Is vegetable glycerin necessary?
Vegetable glycerin is used as a preservative and is a by-product of palm and coconut oil production. You can buy vegetable glycerin online or find it in soap-making supply stores, health food and/or herbal supplement stores. Essential oils may be substituted as an alternative preservative, but if you plan to make a large batch of cleaner and save some for later use, vegetable glycerin will significantly increase the shelf life of your product.
How do I dispose of my leftover conventional cleaners?
The best thing to do is to use up what you have left of your conventional cleaners. If you suspect you have sensitivities to these products, you may want to stop using them. But, don’t flush them down the drain or put them in the trash. If you’d prefer to remove them from your house, contact your local health department or waste disposal service and ask how you can safely dispose of them in your area. Some cleaners are considered “household hazardous waste” and must be disposed of properly.
What are essential oils? Do I have to use them in these recipes?
Essential oils are liquids formed from the distillation of the leaves, stems or flowers of a plant. They are very concentrated liquids, so a little (even just a few drops) goes a long way. Essential oils are purely optional in our recipes. Some people use them to add an attractive scent to the product; in addition they have anti-bacterial properties and can be used as a preservative. They are commonly available in health food stores, and are sold online. You may want to look for ecologically harvested essential oils.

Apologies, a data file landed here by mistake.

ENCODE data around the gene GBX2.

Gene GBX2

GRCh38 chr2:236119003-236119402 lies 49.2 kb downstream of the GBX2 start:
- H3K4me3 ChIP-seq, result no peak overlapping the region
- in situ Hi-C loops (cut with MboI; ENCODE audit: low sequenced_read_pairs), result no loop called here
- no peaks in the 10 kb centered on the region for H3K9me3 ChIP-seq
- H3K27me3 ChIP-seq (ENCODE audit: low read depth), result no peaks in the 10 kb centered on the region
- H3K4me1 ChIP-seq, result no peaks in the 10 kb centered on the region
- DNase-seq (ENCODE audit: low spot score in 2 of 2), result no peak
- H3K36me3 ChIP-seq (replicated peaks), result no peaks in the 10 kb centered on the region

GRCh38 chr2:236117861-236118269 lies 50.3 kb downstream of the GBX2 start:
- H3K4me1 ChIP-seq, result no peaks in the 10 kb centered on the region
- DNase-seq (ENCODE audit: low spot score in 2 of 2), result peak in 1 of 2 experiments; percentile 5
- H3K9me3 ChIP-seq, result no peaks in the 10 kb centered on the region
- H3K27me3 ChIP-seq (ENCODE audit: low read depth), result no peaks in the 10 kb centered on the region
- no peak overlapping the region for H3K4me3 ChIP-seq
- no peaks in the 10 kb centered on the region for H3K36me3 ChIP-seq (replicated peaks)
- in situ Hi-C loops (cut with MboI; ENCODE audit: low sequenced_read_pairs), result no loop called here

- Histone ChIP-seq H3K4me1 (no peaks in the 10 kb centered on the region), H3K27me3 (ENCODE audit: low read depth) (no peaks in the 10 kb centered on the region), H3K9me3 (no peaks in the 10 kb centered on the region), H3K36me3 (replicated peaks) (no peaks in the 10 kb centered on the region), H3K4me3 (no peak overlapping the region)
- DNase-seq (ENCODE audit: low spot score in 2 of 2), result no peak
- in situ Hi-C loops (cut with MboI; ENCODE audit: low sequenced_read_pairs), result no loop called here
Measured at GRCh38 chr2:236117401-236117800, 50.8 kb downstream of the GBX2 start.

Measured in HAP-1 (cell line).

*WARNING: It should be noted that some people can be highly sensitive to essential oils, leading to symptoms such as headaches, asthma exacerbation or other health effects. If you, your family members, or other guests to your home may be affected by essential oils, simply leave them out of the recipes. This will not impact your cleaner’s effectiveness.
Can I use the scrub and the all-purpose cleanser on all surfaces such as tile, marble, masonite, wood, etc?
You can use this product safely on tile, glass, stone, wood, linoleum, stainless steel and most floor and counter top surfaces. It is not recommended for marble surfaces, however, as the acidic nature of the vinegar could eat away at the surface. If you are unsure of how it will affect the surface you want to clean, simply test the product on a small area first, let it dry and observe the results before cleaning the rest of the surface.
My spray bottle doesn’t work right. What should I do?
In our research testing these recipes, we found some spray bottles that just were not up to snuff, or stopped working well over time, Your best bet is to try spray bottles from a janitorial supply store, which are made for cleaning products. You can also reuse a spray bottle from an old product you have used up – but make sure it completely clean! Accidentally mixing in chemicals from old products can be dangerous.
Do you have any tips for holding larger green cleaning parties?
Yes, we do! Check out our tips page.